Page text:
While auditors traditionally verify financial statement of companies, there is increasing demand for accounting professionals to carry out reviews of Hong Kong and mainland listed companies to ensure compliance with “green” standards stipulated by governments and stock exchange regulators.
Ivan Tong Ka-yan, managing partner of climate change and sustainability services for accounting firm EY, said more and more listed companies want to make sure their policies meet new environmental and social responsibility requirements.
“Previously, listed companies focused only on their bottom line and auditors mainly checked whether the financial statements were fair and accurate. But now, they want the accountant to check whether they have followed all the anti-pollution and social responsibility requirements,” Tong said in an exclusive interview with the South China Morning Post.
In 2009 EY established a dedicated team of accountants, now numbering 80, to cover services related to climate change, social responsibility and the issuance of green bonds, which are debt issuances whose funds are exclusively used for environmentally friendly projects.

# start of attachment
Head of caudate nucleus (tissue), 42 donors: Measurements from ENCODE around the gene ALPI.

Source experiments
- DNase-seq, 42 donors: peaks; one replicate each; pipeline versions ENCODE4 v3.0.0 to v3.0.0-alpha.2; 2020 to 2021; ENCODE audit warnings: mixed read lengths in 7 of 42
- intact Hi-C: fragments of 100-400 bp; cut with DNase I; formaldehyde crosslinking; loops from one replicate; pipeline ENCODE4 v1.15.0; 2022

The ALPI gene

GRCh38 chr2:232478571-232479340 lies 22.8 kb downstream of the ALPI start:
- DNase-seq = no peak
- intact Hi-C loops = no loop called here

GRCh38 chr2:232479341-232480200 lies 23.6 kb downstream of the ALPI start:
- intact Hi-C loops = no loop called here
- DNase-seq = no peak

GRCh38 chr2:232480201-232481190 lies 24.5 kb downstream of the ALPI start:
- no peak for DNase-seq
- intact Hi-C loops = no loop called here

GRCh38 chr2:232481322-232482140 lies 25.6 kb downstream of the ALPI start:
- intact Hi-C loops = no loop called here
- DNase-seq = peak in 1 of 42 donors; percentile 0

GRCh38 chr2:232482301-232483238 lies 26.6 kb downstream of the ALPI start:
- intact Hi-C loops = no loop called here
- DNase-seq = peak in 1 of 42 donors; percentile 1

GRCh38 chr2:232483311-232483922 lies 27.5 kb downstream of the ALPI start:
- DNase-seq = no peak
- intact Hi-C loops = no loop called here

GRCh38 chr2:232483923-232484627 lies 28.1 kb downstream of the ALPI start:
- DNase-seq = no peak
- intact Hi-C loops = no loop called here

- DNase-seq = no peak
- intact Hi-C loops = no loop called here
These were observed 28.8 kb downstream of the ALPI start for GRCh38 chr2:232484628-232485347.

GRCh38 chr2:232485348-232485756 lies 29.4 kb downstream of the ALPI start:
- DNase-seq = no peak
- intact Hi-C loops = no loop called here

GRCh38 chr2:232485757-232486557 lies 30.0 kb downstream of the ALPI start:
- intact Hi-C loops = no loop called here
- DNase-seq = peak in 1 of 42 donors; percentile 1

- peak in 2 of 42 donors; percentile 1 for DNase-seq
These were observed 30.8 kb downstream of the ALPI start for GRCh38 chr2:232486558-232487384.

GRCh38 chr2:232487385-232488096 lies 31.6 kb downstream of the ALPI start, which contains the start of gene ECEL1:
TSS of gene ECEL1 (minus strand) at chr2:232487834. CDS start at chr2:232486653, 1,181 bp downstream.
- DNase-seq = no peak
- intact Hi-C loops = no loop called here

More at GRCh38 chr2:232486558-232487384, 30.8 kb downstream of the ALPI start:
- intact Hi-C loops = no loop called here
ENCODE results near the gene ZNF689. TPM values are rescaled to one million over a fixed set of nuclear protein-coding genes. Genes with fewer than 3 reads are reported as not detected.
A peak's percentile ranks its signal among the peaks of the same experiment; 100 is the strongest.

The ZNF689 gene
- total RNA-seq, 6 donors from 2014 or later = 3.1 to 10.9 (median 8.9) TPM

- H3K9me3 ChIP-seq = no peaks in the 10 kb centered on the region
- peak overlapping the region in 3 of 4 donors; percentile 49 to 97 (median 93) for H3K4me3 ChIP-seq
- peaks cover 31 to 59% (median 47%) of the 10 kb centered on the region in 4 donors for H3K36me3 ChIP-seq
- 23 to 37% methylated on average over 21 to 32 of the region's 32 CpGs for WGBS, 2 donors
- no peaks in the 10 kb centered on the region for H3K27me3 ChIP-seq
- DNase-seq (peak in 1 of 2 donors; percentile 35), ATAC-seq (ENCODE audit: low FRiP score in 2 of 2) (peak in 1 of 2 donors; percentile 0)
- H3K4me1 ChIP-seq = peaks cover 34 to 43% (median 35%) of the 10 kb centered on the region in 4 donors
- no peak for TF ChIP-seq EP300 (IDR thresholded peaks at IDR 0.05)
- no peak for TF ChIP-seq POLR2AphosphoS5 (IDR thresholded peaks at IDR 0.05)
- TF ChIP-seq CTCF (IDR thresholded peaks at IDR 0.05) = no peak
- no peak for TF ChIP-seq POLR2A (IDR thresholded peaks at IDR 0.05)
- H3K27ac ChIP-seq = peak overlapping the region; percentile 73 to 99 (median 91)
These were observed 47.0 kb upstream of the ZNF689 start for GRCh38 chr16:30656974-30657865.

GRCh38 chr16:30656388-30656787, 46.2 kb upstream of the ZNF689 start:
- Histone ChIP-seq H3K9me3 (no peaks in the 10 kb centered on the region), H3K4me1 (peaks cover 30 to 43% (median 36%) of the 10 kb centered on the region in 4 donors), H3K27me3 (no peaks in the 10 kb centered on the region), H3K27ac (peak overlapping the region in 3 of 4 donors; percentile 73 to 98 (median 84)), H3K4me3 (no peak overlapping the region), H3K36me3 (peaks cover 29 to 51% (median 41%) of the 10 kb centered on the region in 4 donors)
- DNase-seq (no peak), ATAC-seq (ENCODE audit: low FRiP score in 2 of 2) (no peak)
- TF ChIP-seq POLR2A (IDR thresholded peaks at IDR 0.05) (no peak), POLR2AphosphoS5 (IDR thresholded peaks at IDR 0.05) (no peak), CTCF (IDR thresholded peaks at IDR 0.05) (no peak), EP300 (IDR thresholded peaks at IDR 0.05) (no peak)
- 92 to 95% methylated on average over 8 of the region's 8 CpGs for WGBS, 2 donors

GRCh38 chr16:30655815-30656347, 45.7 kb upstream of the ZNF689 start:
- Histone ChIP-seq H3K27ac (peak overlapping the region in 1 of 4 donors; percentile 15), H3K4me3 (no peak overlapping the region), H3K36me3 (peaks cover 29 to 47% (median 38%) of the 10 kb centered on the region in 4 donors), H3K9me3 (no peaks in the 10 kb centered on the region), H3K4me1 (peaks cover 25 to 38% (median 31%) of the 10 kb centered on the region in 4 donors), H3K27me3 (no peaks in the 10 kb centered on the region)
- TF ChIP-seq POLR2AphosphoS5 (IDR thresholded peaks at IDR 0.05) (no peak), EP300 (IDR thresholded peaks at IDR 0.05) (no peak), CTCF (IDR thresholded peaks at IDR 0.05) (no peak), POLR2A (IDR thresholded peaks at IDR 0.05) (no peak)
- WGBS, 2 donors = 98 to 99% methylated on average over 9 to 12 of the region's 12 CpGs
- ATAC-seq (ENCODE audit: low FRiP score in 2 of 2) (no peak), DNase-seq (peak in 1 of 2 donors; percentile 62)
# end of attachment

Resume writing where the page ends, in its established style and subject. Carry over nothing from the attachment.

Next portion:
Tong said the 2008 tainted milk scandal in mainland China forced authorities to start issuing guidelines and regulations requiring companies to adopt social responsibility requirements.
Over the past two years mainland authorities have further stepped up efforts to require companies to follow anti-pollution practises while the stock exchanges of Hong Kong, Shanghai and Shenzhen all require listed companies to report on their social responsibility efforts. In December 2015 Hong Kong Exchanges and Clearing, operator of the Hong Kong bourse, introduced a rule requiring all listed companies to report on their social responsibility policies.
They want the accountant to check whether they have followed all the anti-pollution and social…